The Maze Runner by James Dashner is another popular dystopian novel that is a must-read for young adults. The story follows a group of teenagers who wake up in a dangerous maze with no memory of their past. This novel is filled with suspense, mystery, and action that will keep you on the edge of your seat.
Divergent by Veronica Roth is set in a world where society is divided into five factions, each based on a specific trait. The story follows a teenage girl named Tris, who discovers that she’s Divergent, meaning she doesn’t fit into just one faction. This novel is a thrilling ride that deals with themes of identity, conformity, and rebellion.
In conclusion, reading contemporary books is a fantastic way to stimulate your imagination and broaden your horizons. These books are just a small fraction of the vastly diverse and exciting range of books available to read. So, whether you prefer romance, action, suspense, or dystopian fiction, you’re sure to find something that will captivate you.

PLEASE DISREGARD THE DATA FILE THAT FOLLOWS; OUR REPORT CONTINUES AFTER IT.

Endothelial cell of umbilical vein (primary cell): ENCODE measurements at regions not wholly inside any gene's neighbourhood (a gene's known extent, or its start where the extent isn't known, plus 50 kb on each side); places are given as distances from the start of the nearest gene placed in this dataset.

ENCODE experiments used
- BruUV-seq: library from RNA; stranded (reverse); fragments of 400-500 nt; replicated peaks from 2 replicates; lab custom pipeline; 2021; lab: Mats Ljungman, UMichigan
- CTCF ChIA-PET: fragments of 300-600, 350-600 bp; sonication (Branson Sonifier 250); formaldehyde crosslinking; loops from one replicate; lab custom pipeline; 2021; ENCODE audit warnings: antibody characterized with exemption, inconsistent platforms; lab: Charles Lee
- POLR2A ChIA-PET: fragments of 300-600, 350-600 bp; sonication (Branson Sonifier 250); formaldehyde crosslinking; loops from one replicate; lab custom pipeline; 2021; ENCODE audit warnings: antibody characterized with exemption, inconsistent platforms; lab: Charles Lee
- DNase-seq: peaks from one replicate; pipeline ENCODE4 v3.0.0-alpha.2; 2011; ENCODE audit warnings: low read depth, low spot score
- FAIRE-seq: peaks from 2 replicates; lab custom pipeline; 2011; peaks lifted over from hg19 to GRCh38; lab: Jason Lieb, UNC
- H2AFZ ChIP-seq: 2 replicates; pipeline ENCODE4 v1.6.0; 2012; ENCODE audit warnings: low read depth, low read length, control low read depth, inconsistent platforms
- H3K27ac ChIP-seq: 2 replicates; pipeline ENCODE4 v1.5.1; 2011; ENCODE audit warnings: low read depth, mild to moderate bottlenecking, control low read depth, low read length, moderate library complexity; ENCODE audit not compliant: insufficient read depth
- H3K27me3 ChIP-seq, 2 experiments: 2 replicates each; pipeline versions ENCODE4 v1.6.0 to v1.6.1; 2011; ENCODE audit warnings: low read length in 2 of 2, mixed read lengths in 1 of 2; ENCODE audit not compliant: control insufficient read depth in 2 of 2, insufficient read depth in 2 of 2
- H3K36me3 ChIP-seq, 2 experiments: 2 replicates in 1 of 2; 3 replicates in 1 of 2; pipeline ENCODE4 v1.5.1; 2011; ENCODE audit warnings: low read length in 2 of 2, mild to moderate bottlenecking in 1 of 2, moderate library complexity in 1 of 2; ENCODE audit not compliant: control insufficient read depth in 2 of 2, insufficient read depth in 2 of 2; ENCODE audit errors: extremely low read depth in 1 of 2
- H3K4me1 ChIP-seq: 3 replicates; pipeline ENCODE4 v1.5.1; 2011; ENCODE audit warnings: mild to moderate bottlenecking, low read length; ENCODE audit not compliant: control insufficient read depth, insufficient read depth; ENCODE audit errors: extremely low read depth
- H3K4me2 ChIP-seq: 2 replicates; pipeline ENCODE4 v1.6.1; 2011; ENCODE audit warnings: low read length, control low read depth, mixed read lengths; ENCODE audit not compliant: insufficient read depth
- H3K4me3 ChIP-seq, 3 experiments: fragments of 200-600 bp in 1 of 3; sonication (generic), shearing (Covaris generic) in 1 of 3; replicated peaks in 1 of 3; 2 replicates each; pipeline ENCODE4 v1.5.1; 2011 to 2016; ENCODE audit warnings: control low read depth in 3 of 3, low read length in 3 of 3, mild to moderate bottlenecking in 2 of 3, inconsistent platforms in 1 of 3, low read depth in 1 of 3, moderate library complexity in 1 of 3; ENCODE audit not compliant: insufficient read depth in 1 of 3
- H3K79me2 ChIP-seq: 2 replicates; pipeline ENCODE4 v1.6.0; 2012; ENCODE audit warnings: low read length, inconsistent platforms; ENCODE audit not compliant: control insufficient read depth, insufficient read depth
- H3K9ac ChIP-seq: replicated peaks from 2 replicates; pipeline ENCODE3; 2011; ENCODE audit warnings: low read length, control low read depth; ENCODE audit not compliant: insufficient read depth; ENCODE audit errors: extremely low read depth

Recommended Non-Fiction for Year 8
Non-fiction books can be just as exciting and interesting as fiction, especially with the right recommendations. Here are some highly recommended non-fiction books for Year 8 students:
- The Boy Who Harnessed the Wind: Young Readers Edition by William Kamkwamba and Bryan Mealer
- Steve Jobs: The Man Who Thought Different by Karen Blumenthal
- The Omnivore’s Dilemma: Young Reader’s Edition by Michael Pollan
This inspiring true story follows the life of William Kamkwamba, a boy from Malawi who teaches himself how to build a windmill to bring electricity to his impoverished village. This young reader’s edition is perfect for Year 8 students as it offers an accessible version of the original memoir and includes photographs, illustrations, and an epilogue.
This biography explores the life of Steve Jobs, the co-founder of Apple, and the impact he had on the technology industry. The book covers his early life, his success with Apple, and his contributions to the company’s iconic products. This is an ideal book for Year 8 students interested in technology and entrepreneurship.